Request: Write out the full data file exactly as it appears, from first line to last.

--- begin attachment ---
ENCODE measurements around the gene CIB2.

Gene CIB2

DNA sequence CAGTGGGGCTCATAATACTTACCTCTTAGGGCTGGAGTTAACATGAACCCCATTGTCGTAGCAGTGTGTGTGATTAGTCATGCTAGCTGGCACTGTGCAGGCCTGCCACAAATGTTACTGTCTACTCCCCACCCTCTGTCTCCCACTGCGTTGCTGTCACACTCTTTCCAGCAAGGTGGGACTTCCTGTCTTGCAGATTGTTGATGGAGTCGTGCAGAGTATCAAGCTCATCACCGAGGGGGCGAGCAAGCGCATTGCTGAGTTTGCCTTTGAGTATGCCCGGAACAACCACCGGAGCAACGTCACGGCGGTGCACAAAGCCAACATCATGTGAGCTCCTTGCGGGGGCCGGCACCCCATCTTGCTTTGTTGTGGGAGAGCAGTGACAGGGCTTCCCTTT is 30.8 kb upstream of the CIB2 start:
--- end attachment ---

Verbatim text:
ENCODE measurements around the gene CIB2.

Gene CIB2

DNA sequence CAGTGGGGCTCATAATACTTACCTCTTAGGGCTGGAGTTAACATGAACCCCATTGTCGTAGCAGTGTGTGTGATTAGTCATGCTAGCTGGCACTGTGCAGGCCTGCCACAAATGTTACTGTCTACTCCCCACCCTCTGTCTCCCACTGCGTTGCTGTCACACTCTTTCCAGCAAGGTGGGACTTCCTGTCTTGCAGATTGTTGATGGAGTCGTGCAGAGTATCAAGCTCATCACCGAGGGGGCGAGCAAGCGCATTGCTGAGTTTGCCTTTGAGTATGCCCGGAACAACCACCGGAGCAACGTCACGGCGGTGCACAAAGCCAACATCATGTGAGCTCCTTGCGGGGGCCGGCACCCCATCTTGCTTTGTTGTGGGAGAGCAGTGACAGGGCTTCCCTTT is 30.8 kb upstream of the CIB2 start: